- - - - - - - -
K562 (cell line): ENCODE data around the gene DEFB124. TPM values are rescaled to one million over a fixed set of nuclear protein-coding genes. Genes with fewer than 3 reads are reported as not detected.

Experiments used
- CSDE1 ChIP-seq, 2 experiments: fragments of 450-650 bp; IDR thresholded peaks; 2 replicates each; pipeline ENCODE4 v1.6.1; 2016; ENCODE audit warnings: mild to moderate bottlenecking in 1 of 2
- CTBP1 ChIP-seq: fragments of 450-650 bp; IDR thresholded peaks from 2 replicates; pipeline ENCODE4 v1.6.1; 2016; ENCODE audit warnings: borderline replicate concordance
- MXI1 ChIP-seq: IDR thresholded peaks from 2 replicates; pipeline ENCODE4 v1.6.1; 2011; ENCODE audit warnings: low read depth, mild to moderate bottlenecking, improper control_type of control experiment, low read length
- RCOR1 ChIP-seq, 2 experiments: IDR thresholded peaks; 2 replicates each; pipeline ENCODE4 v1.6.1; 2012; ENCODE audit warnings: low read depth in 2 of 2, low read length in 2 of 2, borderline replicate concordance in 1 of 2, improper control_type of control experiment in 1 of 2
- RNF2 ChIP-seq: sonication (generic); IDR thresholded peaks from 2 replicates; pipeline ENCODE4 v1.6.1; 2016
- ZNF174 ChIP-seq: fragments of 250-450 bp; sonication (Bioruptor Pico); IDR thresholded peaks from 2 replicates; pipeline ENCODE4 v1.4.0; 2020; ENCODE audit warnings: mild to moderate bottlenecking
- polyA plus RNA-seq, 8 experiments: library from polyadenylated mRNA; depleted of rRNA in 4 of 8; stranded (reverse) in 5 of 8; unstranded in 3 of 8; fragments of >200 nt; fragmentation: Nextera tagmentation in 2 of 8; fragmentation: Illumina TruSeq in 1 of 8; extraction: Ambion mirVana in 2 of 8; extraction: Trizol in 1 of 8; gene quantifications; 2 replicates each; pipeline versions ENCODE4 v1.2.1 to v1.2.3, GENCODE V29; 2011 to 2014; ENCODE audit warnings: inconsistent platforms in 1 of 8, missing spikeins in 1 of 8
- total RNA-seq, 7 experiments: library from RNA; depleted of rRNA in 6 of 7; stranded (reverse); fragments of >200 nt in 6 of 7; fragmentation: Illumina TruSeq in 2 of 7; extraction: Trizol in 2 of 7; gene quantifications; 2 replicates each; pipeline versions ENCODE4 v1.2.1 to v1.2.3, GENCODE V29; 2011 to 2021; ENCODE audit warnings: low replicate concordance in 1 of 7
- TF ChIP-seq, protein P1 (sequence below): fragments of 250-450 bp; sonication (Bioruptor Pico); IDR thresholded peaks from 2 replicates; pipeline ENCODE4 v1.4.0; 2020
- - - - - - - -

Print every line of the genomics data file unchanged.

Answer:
K562 (cell line): ENCODE data around the gene DEFB124. TPM values are rescaled to one million over a fixed set of nuclear protein-coding genes. Genes with fewer than 3 reads are reported as not detected.

Experiments used
- CSDE1 ChIP-seq, 2 experiments: fragments of 450-650 bp; IDR thresholded peaks; 2 replicates each; pipeline ENCODE4 v1.6.1; 2016; ENCODE audit warnings: mild to moderate bottlenecking in 1 of 2
- CTBP1 ChIP-seq: fragments of 450-650 bp; IDR thresholded peaks from 2 replicates; pipeline ENCODE4 v1.6.1; 2016; ENCODE audit warnings: borderline replicate concordance
- MXI1 ChIP-seq: IDR thresholded peaks from 2 replicates; pipeline ENCODE4 v1.6.1; 2011; ENCODE audit warnings: low read depth, mild to moderate bottlenecking, improper control_type of control experiment, low read length
- RCOR1 ChIP-seq, 2 experiments: IDR thresholded peaks; 2 replicates each; pipeline ENCODE4 v1.6.1; 2012; ENCODE audit warnings: low read depth in 2 of 2, low read length in 2 of 2, borderline replicate concordance in 1 of 2, improper control_type of control experiment in 1 of 2
- RNF2 ChIP-seq: sonication (generic); IDR thresholded peaks from 2 replicates; pipeline ENCODE4 v1.6.1; 2016
- ZNF174 ChIP-seq: fragments of 250-450 bp; sonication (Bioruptor Pico); IDR thresholded peaks from 2 replicates; pipeline ENCODE4 v1.4.0; 2020; ENCODE audit warnings: mild to moderate bottlenecking
- polyA plus RNA-seq, 8 experiments: library from polyadenylated mRNA; depleted of rRNA in 4 of 8; stranded (reverse) in 5 of 8; unstranded in 3 of 8; fragments of >200 nt; fragmentation: Nextera tagmentation in 2 of 8; fragmentation: Illumina TruSeq in 1 of 8; extraction: Ambion mirVana in 2 of 8; extraction: Trizol in 1 of 8; gene quantifications; 2 replicates each; pipeline versions ENCODE4 v1.2.1 to v1.2.3, GENCODE V29; 2011 to 2014; ENCODE audit warnings: inconsistent platforms in 1 of 8, missing spikeins in 1 of 8
- total RNA-seq, 7 experiments: library from RNA; depleted of rRNA in 6 of 7; stranded (reverse); fragments of >200 nt in 6 of 7; fragmentation: Illumina TruSeq in 2 of 7; extraction: Trizol in 2 of 7; gene quantifications; 2 replicates each; pipeline versions ENCODE4 v1.2.1 to v1.2.3, GENCODE V29; 2011 to 2021; ENCODE audit warnings: low replicate concordance in 1 of 7
- TF ChIP-seq, protein P1 (sequence below): fragments of 250-450 bp; sonication (Bioruptor Pico); IDR thresholded peaks from 2 replicates; pipeline ENCODE4 v1.4.0; 2020